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Global health

South Korea: TKM works to restore body balance

by Jungsoon Choi
Biostatistics & Epidemiology
South Korea, with the official name the Republic of Korea, is located on the south part of the Korean Peninsula. The population of South Korea is about 49 million and its official language is Korean, which was promulgated by Sejong the Great in the 15th century. Ethnically, South Korea is one of the most homogeneous countries in the world with more than 98 percent of inhabitants having Korean ethnicity.
Traditional Korean Medicine (TKM) is getting popular worldwide, and many people from around the world have visited Korea to get health treatment services. The basic principle of TKM is that all body organs are interconnected by channels so illness is not a problem with a particular part of the body but rather an imbalance of energy in the entire body. Thus, the goal of TKM is restoring balance in the body.
TKM originated in ancient times, about 5,000 years ago. TKM has been influenced by Chinese medicine, but it also has developed its own features. In 1613, Jun Heo wrote “Donguibogam,” consisting of 25 volumes, which is one of the famous medicine books in Korea. This book presented not only the Korean medical theories of the time but also medical theories from all over East Asia. It covers how to prevent disease and serves as the basis of medical practices and also introduces healthy foods. In 2009, “Donguibogam” was added to the world heritage List of UNESCO, which was the first time ever for a medical book. This book has spread to East Asia and still is widely used as one of the main textbooks for modern traditional Korean medical students.

In the 19th century, the Sasang typology, written by Jae-ma Lee, divided people into four different types based on their traits and emotion, and developed treatments for each type. This explained the individual differences in behavioral patterns, physical characteristics and susceptibility to a certain disease based on their bio-psychological traits. This Sasang typology is a unique theory in TKM and has been used as a major treatment regimen.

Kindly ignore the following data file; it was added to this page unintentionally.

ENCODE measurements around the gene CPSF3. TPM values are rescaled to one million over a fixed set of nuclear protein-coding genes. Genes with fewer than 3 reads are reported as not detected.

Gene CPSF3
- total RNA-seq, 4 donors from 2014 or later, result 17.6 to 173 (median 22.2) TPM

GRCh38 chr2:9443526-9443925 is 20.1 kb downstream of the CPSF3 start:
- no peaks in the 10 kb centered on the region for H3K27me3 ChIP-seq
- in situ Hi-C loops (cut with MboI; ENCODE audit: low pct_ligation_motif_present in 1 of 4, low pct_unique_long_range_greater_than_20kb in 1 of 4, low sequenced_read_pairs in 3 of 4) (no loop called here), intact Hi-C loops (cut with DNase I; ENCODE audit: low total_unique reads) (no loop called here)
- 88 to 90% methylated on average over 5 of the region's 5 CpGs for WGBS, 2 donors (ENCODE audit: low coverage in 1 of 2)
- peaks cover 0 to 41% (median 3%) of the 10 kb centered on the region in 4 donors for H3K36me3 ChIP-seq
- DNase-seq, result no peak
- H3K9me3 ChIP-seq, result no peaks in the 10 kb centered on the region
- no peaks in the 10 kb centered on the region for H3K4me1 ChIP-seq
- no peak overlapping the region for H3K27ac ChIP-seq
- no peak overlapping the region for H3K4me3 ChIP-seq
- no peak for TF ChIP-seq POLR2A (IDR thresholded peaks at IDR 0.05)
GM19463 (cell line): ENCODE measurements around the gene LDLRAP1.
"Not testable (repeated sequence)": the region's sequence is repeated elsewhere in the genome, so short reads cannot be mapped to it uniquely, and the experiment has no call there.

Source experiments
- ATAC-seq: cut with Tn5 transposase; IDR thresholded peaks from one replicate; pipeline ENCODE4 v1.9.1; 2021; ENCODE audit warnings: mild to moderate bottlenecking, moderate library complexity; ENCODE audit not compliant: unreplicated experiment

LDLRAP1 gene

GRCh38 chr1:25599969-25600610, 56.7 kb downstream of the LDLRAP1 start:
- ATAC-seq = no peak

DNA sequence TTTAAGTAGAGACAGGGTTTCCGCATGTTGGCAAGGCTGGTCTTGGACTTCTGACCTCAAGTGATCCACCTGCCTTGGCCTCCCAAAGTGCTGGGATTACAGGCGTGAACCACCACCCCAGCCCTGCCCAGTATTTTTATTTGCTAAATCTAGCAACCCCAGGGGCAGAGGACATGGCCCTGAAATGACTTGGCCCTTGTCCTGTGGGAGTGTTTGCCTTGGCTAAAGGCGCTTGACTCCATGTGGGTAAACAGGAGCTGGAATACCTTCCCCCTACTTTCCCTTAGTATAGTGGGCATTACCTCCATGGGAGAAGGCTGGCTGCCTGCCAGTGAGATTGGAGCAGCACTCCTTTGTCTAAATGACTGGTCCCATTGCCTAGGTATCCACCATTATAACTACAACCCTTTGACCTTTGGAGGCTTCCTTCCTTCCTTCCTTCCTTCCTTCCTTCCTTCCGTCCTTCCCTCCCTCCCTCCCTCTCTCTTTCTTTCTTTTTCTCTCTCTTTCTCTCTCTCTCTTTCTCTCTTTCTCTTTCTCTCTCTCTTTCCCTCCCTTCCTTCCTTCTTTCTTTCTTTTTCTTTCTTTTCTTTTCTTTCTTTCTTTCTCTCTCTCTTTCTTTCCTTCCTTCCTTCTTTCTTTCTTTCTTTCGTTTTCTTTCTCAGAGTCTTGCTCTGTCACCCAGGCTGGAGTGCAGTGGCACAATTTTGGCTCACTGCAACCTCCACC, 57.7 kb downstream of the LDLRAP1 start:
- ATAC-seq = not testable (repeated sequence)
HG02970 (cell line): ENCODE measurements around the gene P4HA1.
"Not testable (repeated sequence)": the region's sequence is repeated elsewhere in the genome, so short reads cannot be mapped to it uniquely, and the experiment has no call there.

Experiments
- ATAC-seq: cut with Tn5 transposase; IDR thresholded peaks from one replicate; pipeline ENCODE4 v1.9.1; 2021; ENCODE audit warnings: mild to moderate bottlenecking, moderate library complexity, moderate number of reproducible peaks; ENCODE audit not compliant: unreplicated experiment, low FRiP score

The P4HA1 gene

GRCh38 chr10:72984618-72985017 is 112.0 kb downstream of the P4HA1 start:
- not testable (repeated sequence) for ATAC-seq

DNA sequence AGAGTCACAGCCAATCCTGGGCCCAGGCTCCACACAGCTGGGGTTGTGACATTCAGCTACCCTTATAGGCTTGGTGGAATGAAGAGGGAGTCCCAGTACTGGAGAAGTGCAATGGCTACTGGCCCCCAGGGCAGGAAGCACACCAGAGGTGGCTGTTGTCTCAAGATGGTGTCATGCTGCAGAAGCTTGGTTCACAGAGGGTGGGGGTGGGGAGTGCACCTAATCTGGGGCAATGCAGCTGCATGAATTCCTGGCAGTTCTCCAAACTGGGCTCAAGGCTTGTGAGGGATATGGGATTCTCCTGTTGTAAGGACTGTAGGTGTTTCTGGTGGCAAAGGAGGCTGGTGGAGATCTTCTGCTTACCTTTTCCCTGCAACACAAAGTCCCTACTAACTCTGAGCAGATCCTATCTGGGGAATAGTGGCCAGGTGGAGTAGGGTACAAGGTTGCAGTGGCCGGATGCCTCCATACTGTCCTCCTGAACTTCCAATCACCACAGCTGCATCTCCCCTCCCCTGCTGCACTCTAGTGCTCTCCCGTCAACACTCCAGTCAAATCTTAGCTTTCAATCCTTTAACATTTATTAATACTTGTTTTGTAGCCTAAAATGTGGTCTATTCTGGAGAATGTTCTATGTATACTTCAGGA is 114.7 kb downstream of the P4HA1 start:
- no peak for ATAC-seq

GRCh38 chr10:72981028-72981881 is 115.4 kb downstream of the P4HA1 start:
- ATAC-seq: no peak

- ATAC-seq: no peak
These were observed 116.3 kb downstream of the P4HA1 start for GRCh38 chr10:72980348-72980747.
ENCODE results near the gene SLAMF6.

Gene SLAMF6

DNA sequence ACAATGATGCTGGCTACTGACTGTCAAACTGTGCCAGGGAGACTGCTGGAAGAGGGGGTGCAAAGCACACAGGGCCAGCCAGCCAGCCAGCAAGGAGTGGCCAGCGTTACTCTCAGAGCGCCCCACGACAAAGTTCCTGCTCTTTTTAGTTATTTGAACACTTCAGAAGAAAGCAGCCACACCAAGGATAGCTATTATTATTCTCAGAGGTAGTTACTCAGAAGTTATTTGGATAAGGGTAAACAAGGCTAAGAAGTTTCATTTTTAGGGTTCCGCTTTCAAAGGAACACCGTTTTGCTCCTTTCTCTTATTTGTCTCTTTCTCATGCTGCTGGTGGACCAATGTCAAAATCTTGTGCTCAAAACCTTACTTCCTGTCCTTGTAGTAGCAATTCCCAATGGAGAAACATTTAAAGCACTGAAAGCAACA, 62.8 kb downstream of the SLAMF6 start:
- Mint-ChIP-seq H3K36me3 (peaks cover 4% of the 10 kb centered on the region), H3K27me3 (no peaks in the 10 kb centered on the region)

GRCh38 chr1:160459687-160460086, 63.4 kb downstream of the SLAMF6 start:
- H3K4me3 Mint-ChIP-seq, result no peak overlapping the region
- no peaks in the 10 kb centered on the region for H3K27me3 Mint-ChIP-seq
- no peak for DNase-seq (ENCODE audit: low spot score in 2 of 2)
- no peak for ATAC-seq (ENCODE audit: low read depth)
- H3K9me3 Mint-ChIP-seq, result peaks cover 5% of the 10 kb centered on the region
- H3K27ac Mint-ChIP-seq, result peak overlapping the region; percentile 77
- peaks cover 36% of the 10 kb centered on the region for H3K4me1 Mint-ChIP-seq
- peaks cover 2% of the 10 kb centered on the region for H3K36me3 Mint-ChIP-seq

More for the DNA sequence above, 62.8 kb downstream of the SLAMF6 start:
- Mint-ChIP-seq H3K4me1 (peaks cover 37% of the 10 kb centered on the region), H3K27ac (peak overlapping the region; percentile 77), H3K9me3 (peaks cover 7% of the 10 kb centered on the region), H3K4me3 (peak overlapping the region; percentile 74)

There are several treatments in TKM, such as herbal medicine, acupuncture, moxibustion, aroma therapy, and meditation. Recently, many studies in TKM have demonstrated therapeutic effects, its underlying mechanism and the association with genetic variations.

Facts about South Korea
  • Life expectancy is 75 years for males and 82 years for females (2005).
  • The annual birth rate is approximately nine births per 1,000 people, which is the world’s lowest rate.
  • South Korea has the world’s highest estimated national IQ, with leading rankings in mathematics, science, problem solving and reading, as declared by the Organization for Economic Co-operation and Development.
  • Snuppy, the world’s first cloned dog (Afghan Hound), was created at Seoul National University.
  • The Korea Advanced Institute of Science and Technology in South Korea developed the world’s second walking humanoid robot, HUBO.
  • The eldest in the house is considered the most wise.
  • When you enter a South Korean home, the first thing you do is remove your shoes.
  • When the first night of the new year comes, everybody hides their shoes. This is because there is a belief that a ghost will come down and try on everyone’s shoes. If the ghost finds a pair it likes, it will take them. It is thought that the owner of the shoes will then have bad luck for the whole year.
  • Taxi cabs are color coded. Hail a grey or white taxi and you get a basic car with a less experienced but still fully qualified driver. Choose a black cab and get a bit more luxury and a more experienced driver. But it costs you a few more Won.
  • A traditional Korean roof curves up with a smile.
Clinician’s corner
 One of your patients is traveling to S. Korea to visit friends and relatives. He asks about his chances of becoming infected with avian influenza H5N1 during his trip and wants to know how to protect himself. Which of the following statements about avian influenza is not correct?

A. It has been confirmed in S. Korea in birds
B. Currents influenza vaccines are protective
C. Oseltamivir is effective
D. Well-cooked chicken is safe to eat

The answer is B. Current incluenza vaccines do not protect against avian influenza. To protect exposure to this virus, it is recommended to avoid live animal markets and poultry farms where direct contact with the birds and their secretions is a big risk. Treatment with the antiviral oseltamivir is effective, especially if started early in the course of infection.

Upcomng Events
New! International Book Club
Begins at 6 p.m., Oct. 6
Harper Student Center Library, Suite 224 Open to all MUSC students and postdocs

Charleston History Walking Tour
7 -9:30 p.m., Oct. 14
Meet at the Circular Fountain downtown
$10 tickets on sale now in Student Programs Open to MUSC internationals

Fright Nights @ Boone Hall
7 p.m., Oct. 17
Meet at Boone Hall Farms Field
$8 tickets on sale Oct. 4, Office of Student Programs Open to MUSC internationals

Visit or Facebook: MUSC International Programs

Friday, Oct. 1, 2010

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